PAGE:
0223 GMT July 22, 2018
Public Health Ministry spokesman Wahid Majro said another 112 people were wounded in Sunday's attack, updating an earlier toll. General Daud Amin, the Kabul police chief, said the suicide bomber targeted civilians who had gathered to receive national identification cards, AP reported.
The large explosion echoed across the city, shattering windows miles away from the attack site and damaging several nearby vehicles. Police blocked all roads to the blast site, with only ambulances allowed in. Local TV stations broadcast live footage of hundreds of distraught people gathered at nearby hospitals seeking word about loved ones.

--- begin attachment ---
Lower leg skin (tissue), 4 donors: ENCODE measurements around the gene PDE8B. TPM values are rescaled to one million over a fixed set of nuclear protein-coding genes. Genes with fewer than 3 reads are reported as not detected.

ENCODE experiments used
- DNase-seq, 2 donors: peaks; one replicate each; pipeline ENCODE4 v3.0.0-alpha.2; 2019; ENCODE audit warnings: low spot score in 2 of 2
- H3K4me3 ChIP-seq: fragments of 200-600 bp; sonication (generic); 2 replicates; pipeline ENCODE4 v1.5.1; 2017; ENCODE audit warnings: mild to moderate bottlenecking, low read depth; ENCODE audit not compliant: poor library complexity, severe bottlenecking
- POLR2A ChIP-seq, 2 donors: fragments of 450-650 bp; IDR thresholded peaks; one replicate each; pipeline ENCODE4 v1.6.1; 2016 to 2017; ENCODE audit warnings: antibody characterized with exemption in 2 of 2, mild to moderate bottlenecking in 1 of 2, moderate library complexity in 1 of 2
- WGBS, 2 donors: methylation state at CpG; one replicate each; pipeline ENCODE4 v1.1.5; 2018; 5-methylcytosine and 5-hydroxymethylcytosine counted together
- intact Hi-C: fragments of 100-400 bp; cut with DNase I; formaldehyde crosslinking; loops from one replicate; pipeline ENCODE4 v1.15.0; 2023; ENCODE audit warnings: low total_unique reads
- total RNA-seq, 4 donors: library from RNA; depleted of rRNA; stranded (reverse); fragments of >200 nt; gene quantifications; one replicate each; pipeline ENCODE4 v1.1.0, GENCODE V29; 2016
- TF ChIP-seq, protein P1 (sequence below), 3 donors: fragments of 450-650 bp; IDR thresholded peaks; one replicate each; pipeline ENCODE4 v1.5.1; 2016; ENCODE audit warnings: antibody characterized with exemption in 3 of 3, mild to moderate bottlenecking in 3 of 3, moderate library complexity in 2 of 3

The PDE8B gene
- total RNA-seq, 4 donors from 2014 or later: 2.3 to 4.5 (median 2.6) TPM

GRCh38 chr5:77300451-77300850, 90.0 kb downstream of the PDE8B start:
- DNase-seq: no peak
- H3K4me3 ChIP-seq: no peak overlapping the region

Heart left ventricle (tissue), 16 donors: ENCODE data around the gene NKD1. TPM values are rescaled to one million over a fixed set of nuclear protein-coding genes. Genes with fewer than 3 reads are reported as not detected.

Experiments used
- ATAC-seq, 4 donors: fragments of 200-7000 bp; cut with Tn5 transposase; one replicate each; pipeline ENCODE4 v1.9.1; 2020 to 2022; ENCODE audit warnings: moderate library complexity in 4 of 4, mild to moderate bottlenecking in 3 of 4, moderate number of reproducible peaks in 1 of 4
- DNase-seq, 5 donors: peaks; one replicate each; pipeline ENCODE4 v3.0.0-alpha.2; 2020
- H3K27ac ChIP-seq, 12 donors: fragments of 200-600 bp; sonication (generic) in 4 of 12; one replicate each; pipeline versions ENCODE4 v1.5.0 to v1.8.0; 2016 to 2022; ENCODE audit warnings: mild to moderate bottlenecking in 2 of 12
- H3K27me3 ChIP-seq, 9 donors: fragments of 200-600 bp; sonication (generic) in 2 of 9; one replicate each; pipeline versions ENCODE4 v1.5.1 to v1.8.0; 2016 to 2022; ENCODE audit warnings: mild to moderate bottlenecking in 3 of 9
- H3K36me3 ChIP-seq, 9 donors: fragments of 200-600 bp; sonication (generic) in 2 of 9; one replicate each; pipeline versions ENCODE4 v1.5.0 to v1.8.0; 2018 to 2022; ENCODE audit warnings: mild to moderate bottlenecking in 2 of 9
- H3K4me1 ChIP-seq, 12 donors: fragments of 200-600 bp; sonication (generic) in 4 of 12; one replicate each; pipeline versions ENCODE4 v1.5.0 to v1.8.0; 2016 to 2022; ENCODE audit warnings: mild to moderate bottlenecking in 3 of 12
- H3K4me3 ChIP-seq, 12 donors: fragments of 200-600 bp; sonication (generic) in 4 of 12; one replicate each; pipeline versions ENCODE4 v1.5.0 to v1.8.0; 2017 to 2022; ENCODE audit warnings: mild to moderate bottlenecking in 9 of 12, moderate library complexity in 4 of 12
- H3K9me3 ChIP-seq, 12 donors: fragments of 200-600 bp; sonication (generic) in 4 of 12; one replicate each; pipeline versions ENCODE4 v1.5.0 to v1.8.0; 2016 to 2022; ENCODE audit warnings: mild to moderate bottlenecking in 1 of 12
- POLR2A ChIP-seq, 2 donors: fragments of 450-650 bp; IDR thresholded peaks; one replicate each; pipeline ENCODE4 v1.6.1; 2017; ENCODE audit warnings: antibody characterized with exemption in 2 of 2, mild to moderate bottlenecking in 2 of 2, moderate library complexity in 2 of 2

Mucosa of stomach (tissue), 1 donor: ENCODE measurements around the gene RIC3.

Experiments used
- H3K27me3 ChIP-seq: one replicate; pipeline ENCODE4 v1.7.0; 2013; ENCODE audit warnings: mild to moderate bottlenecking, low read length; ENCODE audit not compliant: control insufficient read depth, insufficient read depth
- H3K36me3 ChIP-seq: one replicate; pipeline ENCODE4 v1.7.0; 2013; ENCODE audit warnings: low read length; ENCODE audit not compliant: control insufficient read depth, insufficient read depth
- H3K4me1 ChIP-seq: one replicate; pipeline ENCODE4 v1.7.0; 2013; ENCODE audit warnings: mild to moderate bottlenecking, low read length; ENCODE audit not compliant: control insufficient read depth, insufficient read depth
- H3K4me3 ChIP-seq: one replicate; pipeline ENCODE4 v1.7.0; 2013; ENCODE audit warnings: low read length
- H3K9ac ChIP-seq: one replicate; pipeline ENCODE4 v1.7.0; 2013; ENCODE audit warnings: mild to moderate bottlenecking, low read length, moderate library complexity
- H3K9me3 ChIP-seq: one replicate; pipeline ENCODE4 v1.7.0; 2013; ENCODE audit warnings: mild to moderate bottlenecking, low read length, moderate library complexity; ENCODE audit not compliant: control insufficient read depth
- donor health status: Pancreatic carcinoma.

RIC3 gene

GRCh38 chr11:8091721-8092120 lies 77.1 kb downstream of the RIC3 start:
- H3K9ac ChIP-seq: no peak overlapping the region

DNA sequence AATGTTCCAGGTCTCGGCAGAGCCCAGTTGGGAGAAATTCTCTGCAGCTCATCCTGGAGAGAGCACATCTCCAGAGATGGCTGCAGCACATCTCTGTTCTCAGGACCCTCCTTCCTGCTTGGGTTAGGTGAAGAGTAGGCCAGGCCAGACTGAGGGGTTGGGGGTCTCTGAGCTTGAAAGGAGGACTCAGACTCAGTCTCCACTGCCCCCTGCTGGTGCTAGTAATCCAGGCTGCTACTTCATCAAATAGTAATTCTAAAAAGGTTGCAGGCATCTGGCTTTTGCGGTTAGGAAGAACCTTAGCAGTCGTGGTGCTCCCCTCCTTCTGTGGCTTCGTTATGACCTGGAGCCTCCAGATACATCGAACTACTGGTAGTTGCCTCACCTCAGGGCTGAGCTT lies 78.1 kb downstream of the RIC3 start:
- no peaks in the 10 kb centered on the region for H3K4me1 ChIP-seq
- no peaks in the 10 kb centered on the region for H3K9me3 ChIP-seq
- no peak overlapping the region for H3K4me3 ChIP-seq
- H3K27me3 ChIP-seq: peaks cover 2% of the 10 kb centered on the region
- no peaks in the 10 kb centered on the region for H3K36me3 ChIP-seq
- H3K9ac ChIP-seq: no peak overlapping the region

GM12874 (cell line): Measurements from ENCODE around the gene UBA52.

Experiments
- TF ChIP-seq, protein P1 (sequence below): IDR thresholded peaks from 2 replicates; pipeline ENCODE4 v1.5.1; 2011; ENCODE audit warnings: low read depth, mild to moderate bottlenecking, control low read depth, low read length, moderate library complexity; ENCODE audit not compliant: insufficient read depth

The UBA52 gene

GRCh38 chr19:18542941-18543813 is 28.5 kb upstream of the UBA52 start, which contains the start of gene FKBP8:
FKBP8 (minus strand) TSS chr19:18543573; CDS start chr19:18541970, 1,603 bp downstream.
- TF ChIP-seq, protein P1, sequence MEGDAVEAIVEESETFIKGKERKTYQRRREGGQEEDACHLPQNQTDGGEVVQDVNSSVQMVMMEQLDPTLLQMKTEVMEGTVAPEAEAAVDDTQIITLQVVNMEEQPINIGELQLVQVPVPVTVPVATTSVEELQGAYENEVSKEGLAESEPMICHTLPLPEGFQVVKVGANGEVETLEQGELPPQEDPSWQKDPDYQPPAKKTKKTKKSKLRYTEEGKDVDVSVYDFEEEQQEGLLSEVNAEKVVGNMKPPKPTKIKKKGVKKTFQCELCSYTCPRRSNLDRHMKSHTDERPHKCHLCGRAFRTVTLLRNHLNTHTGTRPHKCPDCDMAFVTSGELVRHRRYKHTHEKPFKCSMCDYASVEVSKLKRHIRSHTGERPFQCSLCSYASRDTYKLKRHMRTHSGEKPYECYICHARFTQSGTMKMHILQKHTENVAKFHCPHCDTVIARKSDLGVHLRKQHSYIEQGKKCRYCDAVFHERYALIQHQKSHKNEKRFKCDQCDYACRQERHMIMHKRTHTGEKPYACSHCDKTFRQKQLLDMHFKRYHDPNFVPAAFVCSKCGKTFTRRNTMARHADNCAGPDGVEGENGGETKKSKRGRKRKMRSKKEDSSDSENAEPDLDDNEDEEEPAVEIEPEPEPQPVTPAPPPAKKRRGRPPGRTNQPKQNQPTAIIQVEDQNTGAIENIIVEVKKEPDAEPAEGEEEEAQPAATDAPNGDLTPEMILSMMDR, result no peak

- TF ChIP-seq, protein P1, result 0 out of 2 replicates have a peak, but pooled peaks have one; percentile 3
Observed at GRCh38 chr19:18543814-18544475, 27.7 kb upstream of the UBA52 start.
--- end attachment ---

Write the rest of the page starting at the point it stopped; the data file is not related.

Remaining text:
Majro said there were five small children and 21 women among the dead. More than a dozen children and nearly 50 women were wounded, he said, adding that the tolls could still rise.
"It happened at the entrance gate of the center. It was a suicide attack," Amin told AFP.
Sheets of paper and passport-sized photos lay scattered amid shattered glass and pools of blood on the street near badly damaged cars – grim evidence of the force of the blast.
Photos posted on social media purportedly of the scene showed several bodies on the ground and a badly damaged two-story building.
Daesh claimed responsibility in a statement carried by its propaganda outlet, Amaq News Agency.
Afghanistan will hold parliamentary elections in October.
The last major attack in Kabul was on March 21 when a Daesh suicide bomber blew himself up in a crowd celebrating the Persian New Year holiday and killed at least 33 people.
Last week, three police officers responsible for guarding voter registration centers in two Afghan provinces were killed by terrorists, according to authorities.